February.

      In Yemen in March, Gerhard Schroeder, the German
      Chancellor, offered support for Yemen�s application
      for membership in the World Trade Organisation. Ali
      Abdullah Saleh, the Yemen President, said he supported
      Germany�s campaign for a seat on the Security Council.

      Shyam Saran, the Indian Foreign Secretary, plans to
      visit Washington next week, in part to lobby for
      support, ahead of Prime Minister Singh�s visit in
      July. A senior Indian diplomat just returned from
      South America.

      One reason these leaders and diplomats may be
      campaigning on the other side of the world is that, in
      this effort, no nation can count on its neighbours.
      Argentina and Mexico oppose Brazil. Japan is facing
      serious opposition from North and South Korea, as well
      as from China, where tens of thousands of protesters
      took part in angry anti-Japan demonstrations last
      month.

      Italy opposes Germany, while Pakistan is trying to
      block India. And those two countries in opposition,
      along with South Korea, are leading a counter-lobby
      pushing a proposal that would not award new permanent
      seats to anyone.

      Still, the four nations have found distant friends.
      Guinea and Ukraine have offered support for Brazil.
      Vietnam and China appear to support Germany.

      So far, by some estimates, the group has recruited the
      support of as many as 100 nations�though ambassadors
      and others say the number is soft.

      The United States� view on the group�s effort remains
      uncertain, leading some diplomats to worry that
      Washington may actually oppose expanding the Security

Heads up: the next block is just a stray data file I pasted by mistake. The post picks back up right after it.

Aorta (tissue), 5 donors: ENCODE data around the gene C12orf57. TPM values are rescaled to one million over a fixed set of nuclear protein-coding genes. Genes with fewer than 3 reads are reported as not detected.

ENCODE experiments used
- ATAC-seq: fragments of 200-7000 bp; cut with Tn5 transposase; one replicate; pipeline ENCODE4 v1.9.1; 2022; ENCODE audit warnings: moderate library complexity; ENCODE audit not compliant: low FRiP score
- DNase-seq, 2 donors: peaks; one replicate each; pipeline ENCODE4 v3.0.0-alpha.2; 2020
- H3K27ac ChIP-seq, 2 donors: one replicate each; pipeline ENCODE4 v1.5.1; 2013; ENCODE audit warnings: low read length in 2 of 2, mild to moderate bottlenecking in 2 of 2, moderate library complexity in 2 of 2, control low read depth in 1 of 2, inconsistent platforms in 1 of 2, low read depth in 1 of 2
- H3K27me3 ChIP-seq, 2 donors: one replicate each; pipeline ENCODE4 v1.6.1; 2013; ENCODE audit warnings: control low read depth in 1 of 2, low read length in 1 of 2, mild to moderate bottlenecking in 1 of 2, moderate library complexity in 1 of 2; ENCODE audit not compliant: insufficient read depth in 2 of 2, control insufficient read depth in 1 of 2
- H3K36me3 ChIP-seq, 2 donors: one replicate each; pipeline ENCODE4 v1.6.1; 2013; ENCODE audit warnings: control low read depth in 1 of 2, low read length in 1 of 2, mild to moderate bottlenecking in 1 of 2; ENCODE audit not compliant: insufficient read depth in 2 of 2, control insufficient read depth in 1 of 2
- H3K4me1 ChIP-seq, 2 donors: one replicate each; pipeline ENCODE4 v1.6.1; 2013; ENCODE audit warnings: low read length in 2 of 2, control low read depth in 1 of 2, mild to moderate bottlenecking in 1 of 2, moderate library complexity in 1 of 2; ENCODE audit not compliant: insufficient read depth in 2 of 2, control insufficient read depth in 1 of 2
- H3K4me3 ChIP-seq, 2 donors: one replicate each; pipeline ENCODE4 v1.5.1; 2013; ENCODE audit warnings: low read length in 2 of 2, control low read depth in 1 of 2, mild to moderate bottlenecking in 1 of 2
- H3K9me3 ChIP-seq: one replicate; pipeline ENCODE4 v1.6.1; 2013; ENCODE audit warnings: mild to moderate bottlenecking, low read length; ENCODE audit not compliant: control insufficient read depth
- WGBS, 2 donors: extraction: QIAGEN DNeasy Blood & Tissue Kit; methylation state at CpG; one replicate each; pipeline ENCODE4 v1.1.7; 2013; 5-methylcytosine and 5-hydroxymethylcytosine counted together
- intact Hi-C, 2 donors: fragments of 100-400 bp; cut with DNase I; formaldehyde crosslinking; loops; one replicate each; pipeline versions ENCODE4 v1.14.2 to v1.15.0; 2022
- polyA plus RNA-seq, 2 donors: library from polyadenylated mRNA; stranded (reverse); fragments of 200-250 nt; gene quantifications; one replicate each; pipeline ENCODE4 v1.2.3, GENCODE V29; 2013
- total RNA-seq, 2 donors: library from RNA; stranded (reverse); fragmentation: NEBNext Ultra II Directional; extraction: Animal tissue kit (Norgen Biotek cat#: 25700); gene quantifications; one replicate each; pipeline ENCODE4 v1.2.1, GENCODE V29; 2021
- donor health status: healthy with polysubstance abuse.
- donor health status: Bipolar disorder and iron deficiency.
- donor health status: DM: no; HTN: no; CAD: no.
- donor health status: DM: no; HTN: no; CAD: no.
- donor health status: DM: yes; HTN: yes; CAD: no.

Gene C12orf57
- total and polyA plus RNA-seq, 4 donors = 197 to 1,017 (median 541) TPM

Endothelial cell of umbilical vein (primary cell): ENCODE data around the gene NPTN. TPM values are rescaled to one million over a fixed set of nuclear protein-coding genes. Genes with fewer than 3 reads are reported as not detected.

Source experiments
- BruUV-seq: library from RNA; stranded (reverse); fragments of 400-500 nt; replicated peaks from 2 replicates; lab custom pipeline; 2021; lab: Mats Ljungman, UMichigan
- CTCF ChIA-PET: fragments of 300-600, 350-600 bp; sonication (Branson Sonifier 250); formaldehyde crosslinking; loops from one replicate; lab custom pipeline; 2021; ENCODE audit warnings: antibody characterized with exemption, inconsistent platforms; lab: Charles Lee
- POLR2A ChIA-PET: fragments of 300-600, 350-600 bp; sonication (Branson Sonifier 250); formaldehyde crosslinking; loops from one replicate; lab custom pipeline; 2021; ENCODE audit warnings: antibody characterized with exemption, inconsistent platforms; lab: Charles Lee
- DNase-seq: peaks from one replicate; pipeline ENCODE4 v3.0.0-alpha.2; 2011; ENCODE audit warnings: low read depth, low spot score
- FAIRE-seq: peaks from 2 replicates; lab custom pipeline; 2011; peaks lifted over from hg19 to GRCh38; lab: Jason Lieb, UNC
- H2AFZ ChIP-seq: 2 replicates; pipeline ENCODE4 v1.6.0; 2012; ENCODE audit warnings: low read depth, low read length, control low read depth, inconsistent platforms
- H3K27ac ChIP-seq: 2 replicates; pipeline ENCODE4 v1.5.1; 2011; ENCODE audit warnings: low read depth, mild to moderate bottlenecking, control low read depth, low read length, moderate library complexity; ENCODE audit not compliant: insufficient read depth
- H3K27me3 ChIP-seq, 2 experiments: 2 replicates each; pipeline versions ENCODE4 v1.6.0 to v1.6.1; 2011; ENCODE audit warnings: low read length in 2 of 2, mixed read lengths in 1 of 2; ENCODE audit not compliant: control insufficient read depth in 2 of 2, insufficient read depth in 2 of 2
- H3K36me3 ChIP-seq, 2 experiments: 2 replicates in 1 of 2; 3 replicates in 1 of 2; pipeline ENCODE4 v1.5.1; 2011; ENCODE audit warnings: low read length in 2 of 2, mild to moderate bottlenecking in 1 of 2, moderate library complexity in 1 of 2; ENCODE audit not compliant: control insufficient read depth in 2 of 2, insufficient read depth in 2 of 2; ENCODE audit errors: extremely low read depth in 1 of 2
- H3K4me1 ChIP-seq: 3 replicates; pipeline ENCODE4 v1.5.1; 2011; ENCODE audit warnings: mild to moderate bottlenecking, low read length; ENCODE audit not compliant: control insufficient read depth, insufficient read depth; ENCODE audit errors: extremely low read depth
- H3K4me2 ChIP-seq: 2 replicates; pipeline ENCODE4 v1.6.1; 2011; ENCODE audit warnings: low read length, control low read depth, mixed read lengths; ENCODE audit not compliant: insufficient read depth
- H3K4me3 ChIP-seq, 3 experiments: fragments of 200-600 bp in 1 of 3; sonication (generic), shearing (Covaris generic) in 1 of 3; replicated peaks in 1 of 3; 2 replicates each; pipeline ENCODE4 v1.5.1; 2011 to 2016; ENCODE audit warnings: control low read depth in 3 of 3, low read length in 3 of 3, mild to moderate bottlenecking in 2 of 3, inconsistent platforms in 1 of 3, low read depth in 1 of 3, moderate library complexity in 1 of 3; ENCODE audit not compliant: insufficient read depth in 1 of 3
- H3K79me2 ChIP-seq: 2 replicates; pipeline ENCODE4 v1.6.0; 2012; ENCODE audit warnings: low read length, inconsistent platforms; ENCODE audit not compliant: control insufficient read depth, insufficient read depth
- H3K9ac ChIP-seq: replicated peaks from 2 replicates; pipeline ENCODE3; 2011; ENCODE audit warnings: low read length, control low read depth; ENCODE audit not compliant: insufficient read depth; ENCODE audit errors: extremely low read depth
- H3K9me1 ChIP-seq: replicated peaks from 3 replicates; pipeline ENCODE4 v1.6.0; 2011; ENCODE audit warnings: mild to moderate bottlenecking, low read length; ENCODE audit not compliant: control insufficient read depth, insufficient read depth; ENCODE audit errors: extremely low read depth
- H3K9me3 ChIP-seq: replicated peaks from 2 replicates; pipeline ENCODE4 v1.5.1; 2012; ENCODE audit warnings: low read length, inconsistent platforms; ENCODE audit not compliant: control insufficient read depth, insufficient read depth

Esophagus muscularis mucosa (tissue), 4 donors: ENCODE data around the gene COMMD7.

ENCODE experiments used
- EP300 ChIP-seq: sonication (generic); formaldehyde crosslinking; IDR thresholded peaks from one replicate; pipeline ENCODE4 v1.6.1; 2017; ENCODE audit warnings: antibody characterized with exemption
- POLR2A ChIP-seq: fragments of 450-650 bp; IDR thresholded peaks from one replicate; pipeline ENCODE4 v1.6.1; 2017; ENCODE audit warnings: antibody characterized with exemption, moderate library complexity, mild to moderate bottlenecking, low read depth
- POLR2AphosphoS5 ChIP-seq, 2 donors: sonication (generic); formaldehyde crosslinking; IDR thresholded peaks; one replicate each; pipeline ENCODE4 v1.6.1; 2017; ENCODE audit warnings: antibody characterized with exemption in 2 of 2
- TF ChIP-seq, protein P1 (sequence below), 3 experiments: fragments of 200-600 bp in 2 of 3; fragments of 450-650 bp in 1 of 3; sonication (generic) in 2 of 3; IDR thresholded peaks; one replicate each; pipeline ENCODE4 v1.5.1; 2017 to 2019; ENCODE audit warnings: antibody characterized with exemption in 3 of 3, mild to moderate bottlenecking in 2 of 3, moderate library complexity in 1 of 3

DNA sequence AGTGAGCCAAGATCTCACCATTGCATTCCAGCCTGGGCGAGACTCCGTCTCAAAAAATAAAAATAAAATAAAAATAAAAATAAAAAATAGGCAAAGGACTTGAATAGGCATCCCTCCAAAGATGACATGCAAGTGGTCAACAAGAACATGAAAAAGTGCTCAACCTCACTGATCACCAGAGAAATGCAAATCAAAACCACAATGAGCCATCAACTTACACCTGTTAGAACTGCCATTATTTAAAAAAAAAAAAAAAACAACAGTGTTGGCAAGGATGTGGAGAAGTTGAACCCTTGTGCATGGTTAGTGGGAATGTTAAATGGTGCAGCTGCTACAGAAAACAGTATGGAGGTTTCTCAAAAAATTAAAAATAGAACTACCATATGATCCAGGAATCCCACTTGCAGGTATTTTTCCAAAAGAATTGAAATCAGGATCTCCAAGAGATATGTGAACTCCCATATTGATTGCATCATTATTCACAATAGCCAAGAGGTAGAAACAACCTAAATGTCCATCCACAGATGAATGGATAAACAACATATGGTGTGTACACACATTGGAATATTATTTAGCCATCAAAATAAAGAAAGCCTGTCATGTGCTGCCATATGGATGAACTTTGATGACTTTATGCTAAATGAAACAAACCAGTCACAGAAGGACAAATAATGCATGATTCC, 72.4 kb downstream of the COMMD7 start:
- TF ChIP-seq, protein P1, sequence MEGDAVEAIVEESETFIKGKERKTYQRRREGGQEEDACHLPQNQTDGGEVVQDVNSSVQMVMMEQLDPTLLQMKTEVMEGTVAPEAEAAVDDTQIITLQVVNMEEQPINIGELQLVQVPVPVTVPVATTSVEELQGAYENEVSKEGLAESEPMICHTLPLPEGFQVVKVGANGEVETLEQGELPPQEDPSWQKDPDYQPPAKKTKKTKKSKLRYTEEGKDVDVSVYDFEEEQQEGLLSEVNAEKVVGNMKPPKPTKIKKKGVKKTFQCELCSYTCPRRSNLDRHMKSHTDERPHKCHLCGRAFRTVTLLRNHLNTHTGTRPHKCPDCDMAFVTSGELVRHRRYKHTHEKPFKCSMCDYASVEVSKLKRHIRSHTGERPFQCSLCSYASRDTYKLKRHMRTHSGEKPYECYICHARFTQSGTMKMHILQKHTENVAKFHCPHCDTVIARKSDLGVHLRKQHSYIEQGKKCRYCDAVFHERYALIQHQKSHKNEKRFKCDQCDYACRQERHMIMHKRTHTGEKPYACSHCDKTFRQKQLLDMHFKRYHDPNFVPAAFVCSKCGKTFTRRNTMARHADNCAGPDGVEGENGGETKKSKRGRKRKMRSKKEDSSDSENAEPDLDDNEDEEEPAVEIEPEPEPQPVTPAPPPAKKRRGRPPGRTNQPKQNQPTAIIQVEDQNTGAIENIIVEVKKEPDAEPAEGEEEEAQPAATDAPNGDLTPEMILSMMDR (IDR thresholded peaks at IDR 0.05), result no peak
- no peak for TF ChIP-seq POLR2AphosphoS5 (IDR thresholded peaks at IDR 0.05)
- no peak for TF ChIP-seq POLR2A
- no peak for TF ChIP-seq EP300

Council because it would dilute American power.

      Fuelling that view, Shirin Tahir-Kheli, a special
      advisor to Secretary of State Condoleezza Rice on UN
      reform, told the General Assembly last month that the
      United States �would like to move forward on the basis
      of broad consensus.� But predicating anything at the
      United Nations on such a consensus can be read as a
      formula for inaction.

      The one clear statement to come from Washington is the
      warning about veto power. Administration officials
      said they were opposed to giving new members veto
      power, out of concern that it might paralyse the
      Security Council.

      Ambassador Ischinger of Germany said he was told of
      the American demand and added, �My country would like
      to have equal status; that would be preferred. But if
      there is to be a different status, we would certainly
      look at it.�

      On the broader question of US support, Rice has sent
      conflicting signals. On one hand, during a visit to
      Tokyo in March she said, �the United States
      unambiguously supports a permanent seat for Japan on
      the United Nations Security Council.� But when asked
      about seats for India and Brazil during visits there,
      she offered statements nearly identical to each other
      in their evasiveness.

      �We will look at the issue of Security Council reform,
      but it should not get separated out from broad UN
      reform, because we want this institution to be as
      strong as possible, and you are not going to get as
      strong as possible an institution unless you
      restrengthen all parts of it,� she said in Brasilia
      last month.

      The Bush administration�s ability to block the four
      nations is indirect. If 128 Assembly members vote to
      allow them to join the Security Council, council
      members must accept that decision. But then they must
      submit the revised charter to their governments for
      ratification. The Bush administration could simply
      withhold the treaty from the Senate, meaning it would
      not take effect.

      Most of the diplomats say they think none of the five
      permanent Security Council members would be willing to
      defy the view of two-thirds of the world. Still,
      leaders of the four nations say they remain only
      cautiously optimistic of their ultimate success.

      �There are many problems on the way,� Manmohan Singh
      said. �I think I would not minimise the difficulties.�

      �NEW YORK TIMES